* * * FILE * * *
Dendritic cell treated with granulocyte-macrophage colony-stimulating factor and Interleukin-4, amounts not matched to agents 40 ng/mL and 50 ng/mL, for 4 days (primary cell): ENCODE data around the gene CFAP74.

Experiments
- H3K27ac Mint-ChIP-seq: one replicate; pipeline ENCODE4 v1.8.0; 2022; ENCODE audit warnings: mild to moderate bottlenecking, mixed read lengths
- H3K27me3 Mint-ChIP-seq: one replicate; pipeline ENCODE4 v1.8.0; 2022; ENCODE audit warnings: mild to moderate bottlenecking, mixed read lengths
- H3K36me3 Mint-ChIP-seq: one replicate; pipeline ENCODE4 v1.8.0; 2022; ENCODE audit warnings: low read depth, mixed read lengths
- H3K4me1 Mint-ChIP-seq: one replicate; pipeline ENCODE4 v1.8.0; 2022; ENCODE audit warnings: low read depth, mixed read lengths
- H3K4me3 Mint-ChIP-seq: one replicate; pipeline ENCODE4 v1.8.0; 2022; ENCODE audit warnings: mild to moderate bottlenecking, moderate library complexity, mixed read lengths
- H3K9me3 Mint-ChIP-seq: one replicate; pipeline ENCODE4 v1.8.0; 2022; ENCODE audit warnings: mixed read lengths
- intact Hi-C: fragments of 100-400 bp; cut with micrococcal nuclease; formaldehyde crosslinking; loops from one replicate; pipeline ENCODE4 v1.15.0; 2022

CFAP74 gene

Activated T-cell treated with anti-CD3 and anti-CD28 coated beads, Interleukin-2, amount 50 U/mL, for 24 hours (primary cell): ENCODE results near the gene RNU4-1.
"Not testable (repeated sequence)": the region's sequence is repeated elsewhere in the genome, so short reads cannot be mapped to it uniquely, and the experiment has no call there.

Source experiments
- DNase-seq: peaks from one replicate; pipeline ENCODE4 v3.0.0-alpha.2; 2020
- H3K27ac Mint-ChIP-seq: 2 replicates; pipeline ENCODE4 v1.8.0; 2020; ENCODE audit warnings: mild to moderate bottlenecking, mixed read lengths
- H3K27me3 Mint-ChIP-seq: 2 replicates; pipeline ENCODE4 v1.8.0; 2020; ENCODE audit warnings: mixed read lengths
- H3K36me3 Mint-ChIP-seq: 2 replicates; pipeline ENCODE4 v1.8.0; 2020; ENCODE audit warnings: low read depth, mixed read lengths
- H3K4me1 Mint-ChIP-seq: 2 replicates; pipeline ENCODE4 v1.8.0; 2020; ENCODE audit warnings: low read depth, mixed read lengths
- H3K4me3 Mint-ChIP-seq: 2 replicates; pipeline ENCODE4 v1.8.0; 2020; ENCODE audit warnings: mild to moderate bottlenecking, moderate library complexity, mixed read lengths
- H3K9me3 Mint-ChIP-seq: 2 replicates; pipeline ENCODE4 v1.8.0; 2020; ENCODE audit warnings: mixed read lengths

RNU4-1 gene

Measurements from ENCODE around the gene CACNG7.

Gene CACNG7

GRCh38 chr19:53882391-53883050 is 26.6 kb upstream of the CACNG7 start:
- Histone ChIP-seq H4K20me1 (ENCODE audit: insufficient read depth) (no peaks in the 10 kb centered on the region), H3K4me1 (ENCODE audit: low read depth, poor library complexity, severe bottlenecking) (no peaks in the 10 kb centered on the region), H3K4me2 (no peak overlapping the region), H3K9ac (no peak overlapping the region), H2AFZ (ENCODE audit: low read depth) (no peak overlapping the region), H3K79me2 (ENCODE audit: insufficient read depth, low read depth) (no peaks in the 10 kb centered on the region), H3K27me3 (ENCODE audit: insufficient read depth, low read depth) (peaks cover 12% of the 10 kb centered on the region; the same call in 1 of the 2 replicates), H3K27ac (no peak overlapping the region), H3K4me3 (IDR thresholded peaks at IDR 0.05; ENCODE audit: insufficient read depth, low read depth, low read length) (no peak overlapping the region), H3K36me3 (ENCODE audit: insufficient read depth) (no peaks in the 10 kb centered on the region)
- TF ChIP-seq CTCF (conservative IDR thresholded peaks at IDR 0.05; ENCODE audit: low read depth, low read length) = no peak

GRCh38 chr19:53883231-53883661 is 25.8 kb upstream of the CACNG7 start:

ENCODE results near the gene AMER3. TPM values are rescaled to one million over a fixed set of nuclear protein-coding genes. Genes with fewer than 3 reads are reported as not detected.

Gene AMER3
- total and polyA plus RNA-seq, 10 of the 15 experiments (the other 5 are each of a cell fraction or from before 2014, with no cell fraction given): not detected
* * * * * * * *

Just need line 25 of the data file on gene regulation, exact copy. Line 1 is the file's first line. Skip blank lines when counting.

- Histone ChIP-seq H4K20me1 (ENCODE audit: insufficient read depth) (no peaks in the 10 kb centered on the region), H3K4me1 (ENCODE audit: low read depth, poor library complexity, severe bottlenecking) (no peaks in the 10 kb centered on the region), H3K4me2 (no peak overlapping the region), H3K9ac (no peak overlapping the region), H2AFZ (ENCODE audit: low read depth) (no peak overlapping the region), H3K79me2 (ENCODE audit: insufficient read depth, low read depth) (no peaks in the 10 kb centered on the region), H3K27me3 (ENCODE audit: insufficient read depth, low read depth) (peaks cover 12% of the 10 kb centered on the region; the same call in 1 of the 2 replicates), H3K27ac (no peak overlapping the region), H3K4me3 (IDR thresholded peaks at IDR 0.05; ENCODE audit: insufficient read depth, low read depth, low read length) (no peak overlapping the region), H3K36me3 (ENCODE audit: insufficient read depth) (no peaks in the 10 kb centered on the region)